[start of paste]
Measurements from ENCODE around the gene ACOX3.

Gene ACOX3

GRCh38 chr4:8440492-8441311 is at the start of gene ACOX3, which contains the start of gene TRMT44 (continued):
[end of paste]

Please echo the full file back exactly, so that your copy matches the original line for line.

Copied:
Measurements from ENCODE around the gene ACOX3.

Gene ACOX3

GRCh38 chr4:8440492-8441311 is at the start of gene ACOX3, which contains the start of gene TRMT44 (continued):